The Syrians also fought among each other. The Boston Globe, August 30, 1903, briefly reported that two Syrians fought each other, and one cut the other with a knife. The knife wielder was subsequently arrested.

The Boston Herald, August 30, 1903, published an article entitled, Among the Boston Syrians. Peculiar Customs of the Race. There was an initial mention of a Syrian grocery store, where salted watermelon seeds, salted peas and nuts were available. Then, there was mention of a Syrian restaurant, in the rear room of a basement, which might be the same restaurant as mentioned earlier in the Boston Herald, July 18, 1899. It was also noted the restaurant looked out into a small yard, where Syrians gathered, to smoke their pipes, drink coffee and play an intricate game with checkers. Their coffee was very strong, and served in tiny cups resembling a giant thimble. 

At the restaurant, some visitors enjoyed Koobeh, a strange compound of chopped lamb, many spicy ingredients and some grainlike substance. It was all made into a cake and then fried. They also enjoyed some Syrian bread. They were a bit shocked at first when they didn't receive forks or knives, and had to eat with they hands. For a second course, they were served soft figs, boiled in molasses, and pistachio nuts.

The article also mentioned that “Syrians are noticeably hospitable, and even when a casual strange calls upon one of them sweetmeats are offered, and always accepted, as it would be an unpardonable act of rudeness to refuse then.” In addition, it was stated that it had only been within a few years that the Syrians, whose population in Boston was now about 3,000, had their own neighborhood. Once again, the Syrian population had doubled in two years. It was said that the Syrians came to the U.S. to escape Turkish rule and earn a living. 

There was also a few comments about arrack, their universal drink, which is stronger than brandy. They often drink it with their meals, though it is much diluted by water and made excessively sweet. It was also noted that intoxication among Syrians is is almost unknown, a comment which was echoed in a previous newspaper article.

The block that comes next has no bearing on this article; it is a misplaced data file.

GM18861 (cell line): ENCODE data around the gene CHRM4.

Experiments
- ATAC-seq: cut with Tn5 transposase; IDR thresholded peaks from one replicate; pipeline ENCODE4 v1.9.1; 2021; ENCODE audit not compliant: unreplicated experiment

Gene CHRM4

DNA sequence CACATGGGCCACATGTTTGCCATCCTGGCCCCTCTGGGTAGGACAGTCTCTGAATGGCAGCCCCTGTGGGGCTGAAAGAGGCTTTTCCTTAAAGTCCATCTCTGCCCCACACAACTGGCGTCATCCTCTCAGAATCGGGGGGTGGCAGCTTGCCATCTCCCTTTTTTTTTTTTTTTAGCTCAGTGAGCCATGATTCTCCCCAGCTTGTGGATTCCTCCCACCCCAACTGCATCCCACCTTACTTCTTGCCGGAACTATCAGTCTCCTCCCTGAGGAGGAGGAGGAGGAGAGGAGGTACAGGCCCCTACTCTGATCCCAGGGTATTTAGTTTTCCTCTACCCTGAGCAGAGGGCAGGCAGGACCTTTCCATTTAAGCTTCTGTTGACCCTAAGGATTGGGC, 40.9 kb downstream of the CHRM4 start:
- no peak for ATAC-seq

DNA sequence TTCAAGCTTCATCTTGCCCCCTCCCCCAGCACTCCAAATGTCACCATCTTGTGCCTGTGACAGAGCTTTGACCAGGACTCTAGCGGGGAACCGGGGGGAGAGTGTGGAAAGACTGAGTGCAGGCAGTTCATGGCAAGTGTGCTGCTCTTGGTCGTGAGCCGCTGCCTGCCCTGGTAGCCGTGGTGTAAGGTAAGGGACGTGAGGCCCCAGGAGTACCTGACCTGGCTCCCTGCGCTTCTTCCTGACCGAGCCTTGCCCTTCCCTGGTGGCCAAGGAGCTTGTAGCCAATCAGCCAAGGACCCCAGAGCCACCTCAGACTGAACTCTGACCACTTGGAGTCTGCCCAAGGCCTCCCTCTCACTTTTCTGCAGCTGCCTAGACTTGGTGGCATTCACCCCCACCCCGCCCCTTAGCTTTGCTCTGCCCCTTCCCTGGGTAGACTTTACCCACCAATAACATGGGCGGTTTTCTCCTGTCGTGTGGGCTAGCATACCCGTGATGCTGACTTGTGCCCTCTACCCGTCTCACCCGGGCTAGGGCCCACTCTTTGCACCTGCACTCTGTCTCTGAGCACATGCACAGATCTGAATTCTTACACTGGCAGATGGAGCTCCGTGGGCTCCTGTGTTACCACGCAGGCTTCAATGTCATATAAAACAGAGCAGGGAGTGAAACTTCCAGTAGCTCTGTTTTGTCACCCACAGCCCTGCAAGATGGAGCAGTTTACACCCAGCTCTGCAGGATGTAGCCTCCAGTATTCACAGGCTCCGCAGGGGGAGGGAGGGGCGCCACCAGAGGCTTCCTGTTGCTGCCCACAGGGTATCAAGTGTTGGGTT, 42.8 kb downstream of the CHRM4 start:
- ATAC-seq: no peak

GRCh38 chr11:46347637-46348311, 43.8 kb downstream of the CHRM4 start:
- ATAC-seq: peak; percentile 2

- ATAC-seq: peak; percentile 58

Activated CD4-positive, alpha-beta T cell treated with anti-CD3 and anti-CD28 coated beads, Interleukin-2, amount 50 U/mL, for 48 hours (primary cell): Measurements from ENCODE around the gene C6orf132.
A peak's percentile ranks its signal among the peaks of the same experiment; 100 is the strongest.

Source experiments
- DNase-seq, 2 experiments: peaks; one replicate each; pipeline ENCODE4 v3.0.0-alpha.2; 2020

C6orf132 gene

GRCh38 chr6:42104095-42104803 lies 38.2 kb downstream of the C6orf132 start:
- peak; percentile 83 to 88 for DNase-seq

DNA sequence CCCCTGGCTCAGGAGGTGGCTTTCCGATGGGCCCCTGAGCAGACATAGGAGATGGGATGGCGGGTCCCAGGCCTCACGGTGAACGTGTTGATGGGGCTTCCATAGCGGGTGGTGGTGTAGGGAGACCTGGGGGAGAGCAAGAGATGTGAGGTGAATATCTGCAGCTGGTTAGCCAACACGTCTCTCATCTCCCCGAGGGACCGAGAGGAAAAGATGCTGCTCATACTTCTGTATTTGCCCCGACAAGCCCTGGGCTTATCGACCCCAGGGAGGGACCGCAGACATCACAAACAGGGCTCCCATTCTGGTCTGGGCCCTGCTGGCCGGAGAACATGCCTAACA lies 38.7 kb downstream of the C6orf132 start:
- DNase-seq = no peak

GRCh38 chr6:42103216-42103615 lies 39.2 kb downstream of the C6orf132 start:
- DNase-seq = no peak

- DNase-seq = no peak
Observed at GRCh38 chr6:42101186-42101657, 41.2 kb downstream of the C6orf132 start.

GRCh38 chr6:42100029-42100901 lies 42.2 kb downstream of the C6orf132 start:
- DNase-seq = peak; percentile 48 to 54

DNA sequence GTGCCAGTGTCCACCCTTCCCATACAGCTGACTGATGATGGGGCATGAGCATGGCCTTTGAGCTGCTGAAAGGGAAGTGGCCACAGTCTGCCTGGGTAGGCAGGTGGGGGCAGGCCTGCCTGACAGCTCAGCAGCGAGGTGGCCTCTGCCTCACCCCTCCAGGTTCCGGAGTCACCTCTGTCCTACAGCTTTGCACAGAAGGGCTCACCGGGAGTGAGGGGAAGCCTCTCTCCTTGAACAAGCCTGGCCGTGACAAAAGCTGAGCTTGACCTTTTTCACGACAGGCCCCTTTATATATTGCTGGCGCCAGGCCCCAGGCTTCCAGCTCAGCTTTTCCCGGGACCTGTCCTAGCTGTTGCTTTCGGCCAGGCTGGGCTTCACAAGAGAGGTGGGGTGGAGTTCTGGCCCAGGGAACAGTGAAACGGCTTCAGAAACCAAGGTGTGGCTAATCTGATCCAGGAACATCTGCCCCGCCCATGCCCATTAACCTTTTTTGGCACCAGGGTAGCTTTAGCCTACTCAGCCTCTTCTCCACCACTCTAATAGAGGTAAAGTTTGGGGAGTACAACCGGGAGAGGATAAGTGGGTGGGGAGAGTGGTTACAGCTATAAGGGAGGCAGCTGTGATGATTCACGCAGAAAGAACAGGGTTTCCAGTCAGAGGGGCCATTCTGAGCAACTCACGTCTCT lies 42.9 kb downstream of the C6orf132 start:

A gamboling raid! Both the Boston Herald, August 22, 1904, and Boston Post, August 22, 1904 reported on a gambling raid at a Harrison Avenue address, arresting about seven people. However, their versions are somewhat different. The Herald stated they arrested seven Syrians and Armenians while the Post stated there were 7 Syrians, Armenians, Greeks and Turks. The Herald also stated the raid took place in the rear of a candy store at 11 Harrison Avenue while the Post reported the raid occurred at a Syrian restaurant at 122 Harrison Avenue. If there was a Syrian restaurant at that address, it might have been the third such place in Little Syria. 

Another battle in Little Syria! The Boston Journal, April 24, 1911, reported that on Sunday, Syrian Easter, there was a free for all fight, with knives, brass knuckles and chair legs, on Oxford Street. When the police arrived, found one man stabbed twice, another unconscious from brass knuckles, and a third man with two black eyes. Joseph Scahobany, of 7 Hudson Street, was arrested for stabbing of Thomas George, of 26 Oxford Street. Mohammed Slimon, of 36 Oxford Street, was charged with assault and battery on Moren George, of 18 Albany St.

The Boston Globe, April 24, 1911, had a slightly different version, stated that the fight occurred at a Syrian restaurant located on the second floor of 36 Oxford Street. The restaurant was owned by Mohammed Sliman, age 27. This might have been the fourth Syrian restaurant in this neighborhood. 

The Syrian population in Boston. The Boston Journal, May 6, 1913, reported that there were now about 200,000 Syrians in the U.S., with about 5000 residing in Greater Boston, and 2000 of them living within Little Syria. They now live on Hudson, Albany, Kneeland, Tyler, Edinburgh, Oxford and Beech Streets, even starting to displace the Chinese from Harrison Avenue and Oxford Streets. Most of the new Syrian immigrants were peddlers, and the majority of Syrians in Boston belonged to the Greek Orthodox faith. Finally, it was mentioned that there was a small school on Hudson Street where Syrian reading and writing was taught to children. 

There was a fire in Little Syria. The Boston Herald, February 12, 1917, stated that there was a fire, of unknown origin, at 4 Hudson Street, an address tased by Richard Maloof who ran a grocery store in the basement. A couple hundred Chinese came out to watch the fire. Only a few hundred dollars of damage were done to the property.